Half of pupils expelled from England’s schools have a mental health issue, according to analysis of official data.
The Institute of Public Policy Research suggests if excluded students with undiagnosed problems were included, the rate would be much higher.
This figure compares with one in 50 pupils in the wider population who have a mental health condition.
The government said it would be publishing plans to improve mental health services later in the year.
The research comes as the number of fixed term and permanent exclusions is rising.
Figures just published show that last year, some 6,685 pupils were excluded permanently from state primary, secondary and special schools.
Some 35 pupils were excluded every day in 2015-16 – five more daily than in the previous year.
Eight out of 10 permanent exclusions happen in secondary schools.
Here, the rate of permanent exclusions has increased from 0.15% in 2014-15 to 0.17% in 2015-16 – equivalent to 17 pupils per 10,000.
Overall, there were 346,000 permanent and fixed-term exclusions handed out to pupils at state-funded schools in 2014-15 – the highest number since 2009.
IPPR associate fellow Kiran Gill, founder of The Difference campaign on the issue, said: “Theresa May says she is committed to improving mental health of young people.
“Addressing the most vulnerable children being thrown out of England’s schools is a good place to start.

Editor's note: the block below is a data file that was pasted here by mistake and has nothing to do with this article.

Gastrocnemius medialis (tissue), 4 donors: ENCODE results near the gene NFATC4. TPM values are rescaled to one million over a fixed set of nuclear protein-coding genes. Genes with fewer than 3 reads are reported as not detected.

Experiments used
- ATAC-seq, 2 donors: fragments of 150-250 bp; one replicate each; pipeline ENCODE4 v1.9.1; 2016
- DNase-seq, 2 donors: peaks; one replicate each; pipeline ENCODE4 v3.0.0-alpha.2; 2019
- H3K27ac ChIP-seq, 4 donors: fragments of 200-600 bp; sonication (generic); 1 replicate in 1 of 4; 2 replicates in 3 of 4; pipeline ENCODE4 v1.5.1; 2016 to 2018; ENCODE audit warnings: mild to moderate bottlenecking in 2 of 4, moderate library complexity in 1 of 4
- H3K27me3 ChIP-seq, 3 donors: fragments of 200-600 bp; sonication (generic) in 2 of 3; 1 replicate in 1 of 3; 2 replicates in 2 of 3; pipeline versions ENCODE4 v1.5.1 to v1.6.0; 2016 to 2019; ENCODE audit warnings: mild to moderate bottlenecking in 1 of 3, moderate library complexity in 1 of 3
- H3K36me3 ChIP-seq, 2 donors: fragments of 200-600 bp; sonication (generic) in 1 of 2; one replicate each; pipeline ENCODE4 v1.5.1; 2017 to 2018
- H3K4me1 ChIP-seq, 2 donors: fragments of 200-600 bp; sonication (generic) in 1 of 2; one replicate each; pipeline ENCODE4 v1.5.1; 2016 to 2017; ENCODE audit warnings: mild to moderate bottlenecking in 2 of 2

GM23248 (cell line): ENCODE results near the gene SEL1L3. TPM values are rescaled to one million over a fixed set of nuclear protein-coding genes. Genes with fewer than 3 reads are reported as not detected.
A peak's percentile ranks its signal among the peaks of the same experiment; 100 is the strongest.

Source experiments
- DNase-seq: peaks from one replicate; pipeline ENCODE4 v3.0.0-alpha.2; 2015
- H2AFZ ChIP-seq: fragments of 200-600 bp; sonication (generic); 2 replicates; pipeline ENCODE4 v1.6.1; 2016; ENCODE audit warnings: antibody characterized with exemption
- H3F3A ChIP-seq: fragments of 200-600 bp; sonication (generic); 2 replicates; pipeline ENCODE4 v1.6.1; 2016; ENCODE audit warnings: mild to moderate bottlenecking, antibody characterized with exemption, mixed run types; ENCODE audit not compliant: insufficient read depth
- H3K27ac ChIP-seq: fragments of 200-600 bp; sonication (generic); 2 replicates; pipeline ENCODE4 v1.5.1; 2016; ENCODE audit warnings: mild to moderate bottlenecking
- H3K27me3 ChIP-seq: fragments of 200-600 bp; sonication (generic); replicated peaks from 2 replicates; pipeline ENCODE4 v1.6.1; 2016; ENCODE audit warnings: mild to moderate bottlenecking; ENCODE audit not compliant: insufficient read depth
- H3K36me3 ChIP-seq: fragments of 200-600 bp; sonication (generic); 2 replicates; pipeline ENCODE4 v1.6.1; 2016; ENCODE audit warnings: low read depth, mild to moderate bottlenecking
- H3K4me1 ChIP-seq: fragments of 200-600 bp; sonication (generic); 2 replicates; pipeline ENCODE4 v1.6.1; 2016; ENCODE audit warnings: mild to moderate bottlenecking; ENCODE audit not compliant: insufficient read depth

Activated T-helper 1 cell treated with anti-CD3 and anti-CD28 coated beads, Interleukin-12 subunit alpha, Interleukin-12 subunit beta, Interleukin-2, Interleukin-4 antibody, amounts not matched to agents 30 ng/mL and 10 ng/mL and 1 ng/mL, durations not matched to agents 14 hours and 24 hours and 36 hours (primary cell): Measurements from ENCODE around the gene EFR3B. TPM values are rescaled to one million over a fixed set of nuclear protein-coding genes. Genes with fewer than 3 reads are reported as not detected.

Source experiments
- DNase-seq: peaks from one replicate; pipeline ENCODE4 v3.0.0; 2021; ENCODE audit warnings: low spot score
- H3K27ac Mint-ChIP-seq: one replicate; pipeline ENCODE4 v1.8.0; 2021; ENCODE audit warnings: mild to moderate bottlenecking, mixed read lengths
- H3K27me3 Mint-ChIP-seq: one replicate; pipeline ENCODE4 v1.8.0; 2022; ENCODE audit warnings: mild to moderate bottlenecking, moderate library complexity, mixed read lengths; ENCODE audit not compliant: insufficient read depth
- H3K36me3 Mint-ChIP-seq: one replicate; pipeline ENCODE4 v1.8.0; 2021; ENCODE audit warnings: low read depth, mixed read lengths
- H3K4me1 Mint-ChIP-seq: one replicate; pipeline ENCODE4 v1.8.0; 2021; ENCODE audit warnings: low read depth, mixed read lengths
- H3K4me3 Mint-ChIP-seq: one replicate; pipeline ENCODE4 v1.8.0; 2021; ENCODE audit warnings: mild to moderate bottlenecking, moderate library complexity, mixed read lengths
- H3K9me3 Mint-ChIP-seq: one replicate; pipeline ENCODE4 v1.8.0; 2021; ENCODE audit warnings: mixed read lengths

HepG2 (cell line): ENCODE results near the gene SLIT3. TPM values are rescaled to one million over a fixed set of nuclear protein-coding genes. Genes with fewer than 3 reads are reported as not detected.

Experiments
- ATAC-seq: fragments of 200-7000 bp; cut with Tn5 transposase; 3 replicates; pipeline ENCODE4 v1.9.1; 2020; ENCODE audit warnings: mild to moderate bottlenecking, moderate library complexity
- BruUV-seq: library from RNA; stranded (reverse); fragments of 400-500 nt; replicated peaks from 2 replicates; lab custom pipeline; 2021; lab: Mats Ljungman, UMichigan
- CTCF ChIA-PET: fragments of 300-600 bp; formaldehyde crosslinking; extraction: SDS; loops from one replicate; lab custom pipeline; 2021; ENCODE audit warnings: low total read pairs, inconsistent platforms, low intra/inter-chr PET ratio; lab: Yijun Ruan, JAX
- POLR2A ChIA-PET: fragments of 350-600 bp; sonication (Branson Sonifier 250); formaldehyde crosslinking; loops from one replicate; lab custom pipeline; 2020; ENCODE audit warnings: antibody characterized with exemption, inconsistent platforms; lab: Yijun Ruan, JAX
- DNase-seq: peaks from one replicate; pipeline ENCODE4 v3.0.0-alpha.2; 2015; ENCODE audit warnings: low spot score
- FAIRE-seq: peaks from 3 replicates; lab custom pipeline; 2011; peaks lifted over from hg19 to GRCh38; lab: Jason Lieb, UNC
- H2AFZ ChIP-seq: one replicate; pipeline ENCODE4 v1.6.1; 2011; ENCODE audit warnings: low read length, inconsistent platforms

“Because unequal treatment of mental health may be an injustice, but the discrimination of school exclusions is a crime.”
Her campaign aims to break the link between school exclusion and social exclusion in “a burningly unjust system”, and ensure vulnerable young people get the good quality schooling they need to change their lives.
“If the government is serious about real action on mental health, there needs to be dedicated funding and thought-through solutions rather than sticking plasters in the symptoms of the problem,” Ms Gill added.
Official figures showed 99% of pupils permanently excluded from mainstream schools do not get the five good GCSEs required by many employers.
According to the IPPR report, nearly two-thirds of the prison population was excluded from school at some point.
A Department for Education spokeswoman said: “Any decision to exclude must be lawful, reasonable and fair and we are clear permanent exclusion should only be used as a last resort, in response to a serious breach or persistent breaches of the school’s behaviour policy.
“This government is committed to working with local authorities and schools to ensure children in alternative provision receive a high-quality education.
“We are strengthening the links between schools and NHS mental health staff and have announced plans for every secondary school to be offered mental health first aid training.”
But Kevin Courtney, general secretary of the National Union of Teachers, said the rise in exclusions was a “concerning trend” and the DfE should consider what was driving the exclusions.
“NUT members tell us that as the curriculum gets narrower and children’s experience of school is ever more focused on preparation for tests and exams, more students are becoming disengaged from school which in turn leads to problems with behaviour and mental health problems.”